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Review by
Steve Cooke
(The White Wizard)


Welcome to Game of the Week! Each week there will be a new featured game on this page. The game may be good, average or diabolically bad, it really doesn't matter! Just look at the pics, read the text and enjoy the nostalgia! :-) Game of the Week! is open to contributions so if you would like to contribute a game article for this page you're more than welcome to! Every article we receive will be considered!
1985 Screenplay
By William F. Denman Jr.
Most text of the present article comes from the review published in the third issue of the British C64 magazine ZZAP!64 (July 1985).

Softsel/Screenplay, 27.77 disk

ow for a completely different kettle of fish in the form of Asylum from Screenplay. This was originally a text-based adventure with simple graphic displays that first appeared on the ancient Video Genie and Tandy TRS80. It took place inside a maze-like lunatic asylum from which you must escape.

Now it's been released on the 64 and the only thing that remains unchanged is the theme. Text descriptions, vocabulary and graphics have all been improved -- especially, the graphics.

The game starts inside a cell with only a bed, box and television camera for company. Close examination of the box reveals a credit card to be used for unlocking doors.

[This screenshot was not in the original review]

You move around the maze not by typed commands, but by using the cursor keys. The maze is shown as a 3D into-the-screen view and the walls scroll about convincingly when turning or moving in screen. This isn't quite what the White Wizard approves of in an adventure game, but there is a fair adventuring aspect to it. Figuring out what to do with the objects found and how to use them, is taxing and tricky work.

About the maze there are doors, objects (usually in boxes), and other inmates. The doors are usually locked and must be unlocked with the correct card before opening them. These doors lead to other cells that occasionally house either an object or its occupant (all quite mad!)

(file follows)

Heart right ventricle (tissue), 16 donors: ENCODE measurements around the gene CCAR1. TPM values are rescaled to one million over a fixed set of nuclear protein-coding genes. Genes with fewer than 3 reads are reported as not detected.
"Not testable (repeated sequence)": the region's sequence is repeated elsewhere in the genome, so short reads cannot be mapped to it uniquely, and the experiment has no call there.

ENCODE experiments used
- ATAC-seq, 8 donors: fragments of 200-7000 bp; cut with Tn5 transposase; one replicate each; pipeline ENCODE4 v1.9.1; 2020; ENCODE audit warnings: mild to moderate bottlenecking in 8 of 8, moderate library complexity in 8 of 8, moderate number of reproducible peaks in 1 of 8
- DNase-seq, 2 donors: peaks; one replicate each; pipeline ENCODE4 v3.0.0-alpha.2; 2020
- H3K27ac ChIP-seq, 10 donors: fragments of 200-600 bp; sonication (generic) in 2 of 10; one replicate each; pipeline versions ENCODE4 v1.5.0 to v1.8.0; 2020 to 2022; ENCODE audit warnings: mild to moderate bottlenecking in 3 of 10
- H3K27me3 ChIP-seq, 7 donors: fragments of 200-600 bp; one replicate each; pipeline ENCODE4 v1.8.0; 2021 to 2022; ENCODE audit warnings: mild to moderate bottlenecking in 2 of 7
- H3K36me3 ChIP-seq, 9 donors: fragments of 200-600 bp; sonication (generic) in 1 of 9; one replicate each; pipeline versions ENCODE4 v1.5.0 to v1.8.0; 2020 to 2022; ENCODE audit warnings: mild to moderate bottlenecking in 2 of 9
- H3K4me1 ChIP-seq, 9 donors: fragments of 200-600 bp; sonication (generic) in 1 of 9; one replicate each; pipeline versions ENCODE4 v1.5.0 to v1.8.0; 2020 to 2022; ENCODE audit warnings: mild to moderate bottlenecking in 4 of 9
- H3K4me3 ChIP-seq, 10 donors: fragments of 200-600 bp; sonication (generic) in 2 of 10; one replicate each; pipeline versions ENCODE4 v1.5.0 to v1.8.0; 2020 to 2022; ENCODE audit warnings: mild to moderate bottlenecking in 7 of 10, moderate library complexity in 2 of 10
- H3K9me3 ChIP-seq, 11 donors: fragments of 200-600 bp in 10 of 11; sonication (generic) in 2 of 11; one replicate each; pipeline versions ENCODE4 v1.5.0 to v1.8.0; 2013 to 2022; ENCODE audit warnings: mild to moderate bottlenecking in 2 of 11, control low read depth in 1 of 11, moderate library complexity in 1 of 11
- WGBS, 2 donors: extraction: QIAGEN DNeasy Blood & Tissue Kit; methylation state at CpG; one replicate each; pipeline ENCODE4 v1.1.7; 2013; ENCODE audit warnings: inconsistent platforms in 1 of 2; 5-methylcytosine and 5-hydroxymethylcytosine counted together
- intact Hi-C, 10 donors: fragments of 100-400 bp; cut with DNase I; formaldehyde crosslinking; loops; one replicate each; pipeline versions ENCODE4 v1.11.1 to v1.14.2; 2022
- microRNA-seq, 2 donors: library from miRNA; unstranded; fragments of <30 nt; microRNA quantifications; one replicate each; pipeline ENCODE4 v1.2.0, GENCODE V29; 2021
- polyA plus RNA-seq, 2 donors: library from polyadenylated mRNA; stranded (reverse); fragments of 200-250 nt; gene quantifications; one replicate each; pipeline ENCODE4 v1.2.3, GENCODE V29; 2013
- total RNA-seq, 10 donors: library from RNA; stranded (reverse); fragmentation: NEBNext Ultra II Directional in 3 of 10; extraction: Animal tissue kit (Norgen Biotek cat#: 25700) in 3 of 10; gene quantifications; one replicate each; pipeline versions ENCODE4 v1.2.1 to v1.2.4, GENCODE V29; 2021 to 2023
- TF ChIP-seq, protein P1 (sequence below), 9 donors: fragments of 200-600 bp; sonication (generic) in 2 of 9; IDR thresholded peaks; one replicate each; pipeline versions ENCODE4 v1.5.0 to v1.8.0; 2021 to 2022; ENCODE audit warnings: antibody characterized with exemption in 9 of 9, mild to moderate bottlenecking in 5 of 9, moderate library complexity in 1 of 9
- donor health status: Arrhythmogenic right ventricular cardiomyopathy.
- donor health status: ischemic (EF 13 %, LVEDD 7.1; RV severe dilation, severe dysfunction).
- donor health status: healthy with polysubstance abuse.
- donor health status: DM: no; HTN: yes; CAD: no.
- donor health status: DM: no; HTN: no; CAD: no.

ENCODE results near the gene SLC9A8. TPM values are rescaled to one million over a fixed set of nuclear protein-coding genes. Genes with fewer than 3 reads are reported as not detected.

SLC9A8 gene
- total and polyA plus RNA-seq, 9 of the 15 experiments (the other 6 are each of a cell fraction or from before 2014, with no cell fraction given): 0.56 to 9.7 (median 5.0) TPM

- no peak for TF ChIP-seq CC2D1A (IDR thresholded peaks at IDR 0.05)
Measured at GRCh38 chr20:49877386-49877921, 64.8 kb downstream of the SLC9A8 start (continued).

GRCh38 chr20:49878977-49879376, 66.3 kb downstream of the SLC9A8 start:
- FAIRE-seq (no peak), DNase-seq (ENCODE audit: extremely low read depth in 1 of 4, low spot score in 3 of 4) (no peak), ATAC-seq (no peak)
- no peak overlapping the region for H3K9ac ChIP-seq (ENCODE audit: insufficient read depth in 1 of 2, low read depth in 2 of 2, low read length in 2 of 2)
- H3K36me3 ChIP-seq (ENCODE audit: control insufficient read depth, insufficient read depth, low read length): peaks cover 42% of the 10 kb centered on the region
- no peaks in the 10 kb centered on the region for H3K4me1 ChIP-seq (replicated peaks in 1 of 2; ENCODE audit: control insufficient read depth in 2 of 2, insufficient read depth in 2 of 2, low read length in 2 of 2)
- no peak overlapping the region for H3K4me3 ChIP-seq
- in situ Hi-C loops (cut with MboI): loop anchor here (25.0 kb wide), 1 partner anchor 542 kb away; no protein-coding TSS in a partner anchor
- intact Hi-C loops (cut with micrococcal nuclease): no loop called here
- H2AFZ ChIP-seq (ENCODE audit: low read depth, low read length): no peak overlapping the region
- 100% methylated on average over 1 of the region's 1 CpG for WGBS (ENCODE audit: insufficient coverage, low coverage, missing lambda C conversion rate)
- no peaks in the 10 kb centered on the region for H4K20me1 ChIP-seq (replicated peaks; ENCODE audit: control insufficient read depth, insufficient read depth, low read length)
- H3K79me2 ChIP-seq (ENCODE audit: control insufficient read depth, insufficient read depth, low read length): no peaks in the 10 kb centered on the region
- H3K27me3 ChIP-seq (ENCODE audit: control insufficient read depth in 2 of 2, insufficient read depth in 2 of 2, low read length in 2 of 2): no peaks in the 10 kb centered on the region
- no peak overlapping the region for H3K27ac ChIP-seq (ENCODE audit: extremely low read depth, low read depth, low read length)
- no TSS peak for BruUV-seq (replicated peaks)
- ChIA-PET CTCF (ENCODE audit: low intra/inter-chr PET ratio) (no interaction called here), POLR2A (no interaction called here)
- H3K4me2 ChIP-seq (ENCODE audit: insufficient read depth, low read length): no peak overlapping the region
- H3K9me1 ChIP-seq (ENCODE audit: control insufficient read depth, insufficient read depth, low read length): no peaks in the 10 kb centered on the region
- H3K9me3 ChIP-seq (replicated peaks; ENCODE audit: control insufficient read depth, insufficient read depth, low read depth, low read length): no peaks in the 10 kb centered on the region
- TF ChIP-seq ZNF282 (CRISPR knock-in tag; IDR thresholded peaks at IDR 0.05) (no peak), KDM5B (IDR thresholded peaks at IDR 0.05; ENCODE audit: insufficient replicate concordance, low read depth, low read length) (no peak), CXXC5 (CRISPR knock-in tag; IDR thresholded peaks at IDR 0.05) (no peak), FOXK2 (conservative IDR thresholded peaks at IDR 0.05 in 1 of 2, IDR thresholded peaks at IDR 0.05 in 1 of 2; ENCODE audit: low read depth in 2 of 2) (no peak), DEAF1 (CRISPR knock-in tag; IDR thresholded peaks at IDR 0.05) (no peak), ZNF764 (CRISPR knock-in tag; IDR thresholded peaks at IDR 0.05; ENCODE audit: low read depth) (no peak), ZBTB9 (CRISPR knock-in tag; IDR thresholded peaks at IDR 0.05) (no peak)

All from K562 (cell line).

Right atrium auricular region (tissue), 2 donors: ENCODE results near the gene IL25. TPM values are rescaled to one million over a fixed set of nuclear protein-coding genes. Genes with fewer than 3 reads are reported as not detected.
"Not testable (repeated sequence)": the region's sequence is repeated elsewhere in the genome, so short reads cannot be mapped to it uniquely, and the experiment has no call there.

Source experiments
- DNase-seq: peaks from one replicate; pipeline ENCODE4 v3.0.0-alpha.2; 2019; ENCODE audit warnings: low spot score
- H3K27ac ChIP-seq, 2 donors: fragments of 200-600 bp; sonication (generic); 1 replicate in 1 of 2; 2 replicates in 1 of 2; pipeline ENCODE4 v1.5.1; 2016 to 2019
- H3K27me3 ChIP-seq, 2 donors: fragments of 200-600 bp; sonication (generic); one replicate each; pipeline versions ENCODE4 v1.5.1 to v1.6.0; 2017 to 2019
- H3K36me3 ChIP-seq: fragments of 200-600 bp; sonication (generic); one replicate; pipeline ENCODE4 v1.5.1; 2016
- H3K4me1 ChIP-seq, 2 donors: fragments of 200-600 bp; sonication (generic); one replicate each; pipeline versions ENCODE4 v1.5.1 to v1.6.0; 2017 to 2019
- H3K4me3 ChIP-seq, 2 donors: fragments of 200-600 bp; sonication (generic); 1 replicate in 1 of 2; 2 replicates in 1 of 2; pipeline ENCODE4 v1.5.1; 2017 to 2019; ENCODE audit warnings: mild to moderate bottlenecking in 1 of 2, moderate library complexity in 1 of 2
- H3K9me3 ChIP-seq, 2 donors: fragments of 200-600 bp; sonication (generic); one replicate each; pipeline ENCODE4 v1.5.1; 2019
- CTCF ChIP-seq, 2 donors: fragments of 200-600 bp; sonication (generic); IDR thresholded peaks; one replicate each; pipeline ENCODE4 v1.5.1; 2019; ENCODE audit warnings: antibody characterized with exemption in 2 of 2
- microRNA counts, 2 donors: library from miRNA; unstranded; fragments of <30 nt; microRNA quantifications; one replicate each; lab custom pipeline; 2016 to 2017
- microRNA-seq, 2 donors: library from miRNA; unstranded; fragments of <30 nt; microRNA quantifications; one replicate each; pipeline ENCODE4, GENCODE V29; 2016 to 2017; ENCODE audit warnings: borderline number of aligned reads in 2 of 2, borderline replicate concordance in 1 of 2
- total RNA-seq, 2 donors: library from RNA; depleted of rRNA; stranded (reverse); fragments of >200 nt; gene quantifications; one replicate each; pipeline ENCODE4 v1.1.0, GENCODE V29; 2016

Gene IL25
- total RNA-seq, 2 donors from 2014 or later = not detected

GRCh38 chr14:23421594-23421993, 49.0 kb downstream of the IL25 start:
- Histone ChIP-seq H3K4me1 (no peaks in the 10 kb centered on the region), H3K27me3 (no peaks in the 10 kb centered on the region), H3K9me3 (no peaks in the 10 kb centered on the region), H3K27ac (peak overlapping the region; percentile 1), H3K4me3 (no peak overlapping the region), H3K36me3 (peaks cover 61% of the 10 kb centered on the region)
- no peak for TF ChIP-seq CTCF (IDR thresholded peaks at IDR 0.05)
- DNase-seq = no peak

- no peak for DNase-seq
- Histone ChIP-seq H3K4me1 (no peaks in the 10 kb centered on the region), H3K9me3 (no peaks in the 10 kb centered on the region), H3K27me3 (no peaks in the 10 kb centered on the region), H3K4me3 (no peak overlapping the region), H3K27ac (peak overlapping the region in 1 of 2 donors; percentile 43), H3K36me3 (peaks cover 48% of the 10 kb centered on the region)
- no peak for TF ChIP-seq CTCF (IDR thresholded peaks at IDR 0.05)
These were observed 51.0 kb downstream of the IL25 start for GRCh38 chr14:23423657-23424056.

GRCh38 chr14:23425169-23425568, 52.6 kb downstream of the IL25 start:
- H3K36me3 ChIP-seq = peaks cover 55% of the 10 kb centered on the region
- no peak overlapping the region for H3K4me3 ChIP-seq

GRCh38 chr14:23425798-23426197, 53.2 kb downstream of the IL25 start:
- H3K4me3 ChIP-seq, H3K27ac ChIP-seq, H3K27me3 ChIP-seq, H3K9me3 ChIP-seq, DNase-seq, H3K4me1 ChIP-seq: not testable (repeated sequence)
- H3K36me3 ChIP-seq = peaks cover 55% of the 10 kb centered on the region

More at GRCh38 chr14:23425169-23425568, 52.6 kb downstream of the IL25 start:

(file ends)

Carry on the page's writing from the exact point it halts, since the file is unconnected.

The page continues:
Amongst the objects to be found are an axe, a bird costume (!), a bean bag (!!), and several different types of cards for unlocking doors.

There are a reasonable amount of responses (but nothing outstanding) and the vocabulary is good. There are also some wry humourous touches throughout the game. For instance, I found hacking an electrician to death with the axe proved a successful action, but doing the same thing to a hypochondriac . . . well, it did give me something of a shock!

The White Wizard found that this was one game that needed careful attention to mapping in order to get anywhere, as it was easy to get lost in the maze. I found the whole thing quite enjoyable, but for the high import price, and I think this may appeal more to the more arcade-minded amongst you.

Atmosphere 82%
Interaction 73%
Lasting Interest 75%

Value for Money


If you want a walkthrough, visit
Jacob Gunness
' Classic Adventures Solution Archive or
Martin Brunner's C64 Adventure Game Solutions Site

The tape edition, (c) 1986 Screenplay, is also worthy of your attention.

Htmlized by Dimitris Kiminas (9 December 2001)

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